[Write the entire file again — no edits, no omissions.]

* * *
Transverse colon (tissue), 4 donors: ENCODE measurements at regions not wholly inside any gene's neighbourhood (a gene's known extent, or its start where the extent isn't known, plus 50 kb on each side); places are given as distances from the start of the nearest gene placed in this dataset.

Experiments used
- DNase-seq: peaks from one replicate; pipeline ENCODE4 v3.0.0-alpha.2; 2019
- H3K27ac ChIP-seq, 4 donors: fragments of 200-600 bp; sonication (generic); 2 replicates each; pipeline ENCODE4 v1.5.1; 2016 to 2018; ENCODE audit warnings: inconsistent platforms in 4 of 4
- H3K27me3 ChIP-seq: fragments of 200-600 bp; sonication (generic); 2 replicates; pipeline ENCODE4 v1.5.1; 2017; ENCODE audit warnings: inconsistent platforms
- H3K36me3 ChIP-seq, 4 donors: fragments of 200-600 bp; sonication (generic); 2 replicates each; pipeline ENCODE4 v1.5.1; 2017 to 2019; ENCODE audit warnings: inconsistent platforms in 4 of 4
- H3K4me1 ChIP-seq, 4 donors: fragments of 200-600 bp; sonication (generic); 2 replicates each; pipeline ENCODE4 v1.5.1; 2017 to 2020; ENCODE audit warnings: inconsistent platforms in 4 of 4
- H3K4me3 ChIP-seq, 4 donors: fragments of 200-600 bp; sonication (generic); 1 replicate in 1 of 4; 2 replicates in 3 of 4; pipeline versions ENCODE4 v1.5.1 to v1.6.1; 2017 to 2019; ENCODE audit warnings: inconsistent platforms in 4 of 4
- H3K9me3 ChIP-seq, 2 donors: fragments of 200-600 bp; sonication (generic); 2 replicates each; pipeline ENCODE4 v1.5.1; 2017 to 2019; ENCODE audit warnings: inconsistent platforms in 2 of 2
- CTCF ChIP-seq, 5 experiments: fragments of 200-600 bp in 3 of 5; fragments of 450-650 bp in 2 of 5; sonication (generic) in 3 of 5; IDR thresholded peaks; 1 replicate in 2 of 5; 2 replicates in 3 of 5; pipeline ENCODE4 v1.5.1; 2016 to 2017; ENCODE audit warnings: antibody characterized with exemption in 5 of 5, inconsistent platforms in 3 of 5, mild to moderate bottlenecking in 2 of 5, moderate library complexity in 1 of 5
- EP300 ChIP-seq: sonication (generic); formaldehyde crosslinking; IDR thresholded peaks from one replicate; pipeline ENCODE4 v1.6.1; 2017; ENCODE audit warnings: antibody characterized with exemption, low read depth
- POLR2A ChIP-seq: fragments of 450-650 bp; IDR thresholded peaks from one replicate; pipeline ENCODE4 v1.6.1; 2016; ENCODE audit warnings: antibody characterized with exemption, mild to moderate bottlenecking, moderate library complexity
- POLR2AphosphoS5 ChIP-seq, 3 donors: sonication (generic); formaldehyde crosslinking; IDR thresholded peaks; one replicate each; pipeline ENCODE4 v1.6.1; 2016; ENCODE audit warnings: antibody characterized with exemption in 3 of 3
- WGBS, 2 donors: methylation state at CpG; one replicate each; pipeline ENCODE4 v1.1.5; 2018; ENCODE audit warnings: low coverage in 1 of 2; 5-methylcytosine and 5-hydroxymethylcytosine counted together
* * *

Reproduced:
Transverse colon (tissue), 4 donors: ENCODE measurements at regions not wholly inside any gene's neighbourhood (a gene's known extent, or its start where the extent isn't known, plus 50 kb on each side); places are given as distances from the start of the nearest gene placed in this dataset.

Experiments used
- DNase-seq: peaks from one replicate; pipeline ENCODE4 v3.0.0-alpha.2; 2019
- H3K27ac ChIP-seq, 4 donors: fragments of 200-600 bp; sonication (generic); 2 replicates each; pipeline ENCODE4 v1.5.1; 2016 to 2018; ENCODE audit warnings: inconsistent platforms in 4 of 4
- H3K27me3 ChIP-seq: fragments of 200-600 bp; sonication (generic); 2 replicates; pipeline ENCODE4 v1.5.1; 2017; ENCODE audit warnings: inconsistent platforms
- H3K36me3 ChIP-seq, 4 donors: fragments of 200-600 bp; sonication (generic); 2 replicates each; pipeline ENCODE4 v1.5.1; 2017 to 2019; ENCODE audit warnings: inconsistent platforms in 4 of 4
- H3K4me1 ChIP-seq, 4 donors: fragments of 200-600 bp; sonication (generic); 2 replicates each; pipeline ENCODE4 v1.5.1; 2017 to 2020; ENCODE audit warnings: inconsistent platforms in 4 of 4
- H3K4me3 ChIP-seq, 4 donors: fragments of 200-600 bp; sonication (generic); 1 replicate in 1 of 4; 2 replicates in 3 of 4; pipeline versions ENCODE4 v1.5.1 to v1.6.1; 2017 to 2019; ENCODE audit warnings: inconsistent platforms in 4 of 4
- H3K9me3 ChIP-seq, 2 donors: fragments of 200-600 bp; sonication (generic); 2 replicates each; pipeline ENCODE4 v1.5.1; 2017 to 2019; ENCODE audit warnings: inconsistent platforms in 2 of 2
- CTCF ChIP-seq, 5 experiments: fragments of 200-600 bp in 3 of 5; fragments of 450-650 bp in 2 of 5; sonication (generic) in 3 of 5; IDR thresholded peaks; 1 replicate in 2 of 5; 2 replicates in 3 of 5; pipeline ENCODE4 v1.5.1; 2016 to 2017; ENCODE audit warnings: antibody characterized with exemption in 5 of 5, inconsistent platforms in 3 of 5, mild to moderate bottlenecking in 2 of 5, moderate library complexity in 1 of 5
- EP300 ChIP-seq: sonication (generic); formaldehyde crosslinking; IDR thresholded peaks from one replicate; pipeline ENCODE4 v1.6.1; 2017; ENCODE audit warnings: antibody characterized with exemption, low read depth
- POLR2A ChIP-seq: fragments of 450-650 bp; IDR thresholded peaks from one replicate; pipeline ENCODE4 v1.6.1; 2016; ENCODE audit warnings: antibody characterized with exemption, mild to moderate bottlenecking, moderate library complexity
- POLR2AphosphoS5 ChIP-seq, 3 donors: sonication (generic); formaldehyde crosslinking; IDR thresholded peaks; one replicate each; pipeline ENCODE4 v1.6.1; 2016; ENCODE audit warnings: antibody characterized with exemption in 3 of 3
- WGBS, 2 donors: methylation state at CpG; one replicate each; pipeline ENCODE4 v1.1.5; 2018; ENCODE audit warnings: low coverage in 1 of 2; 5-methylcytosine and 5-hydroxymethylcytosine counted together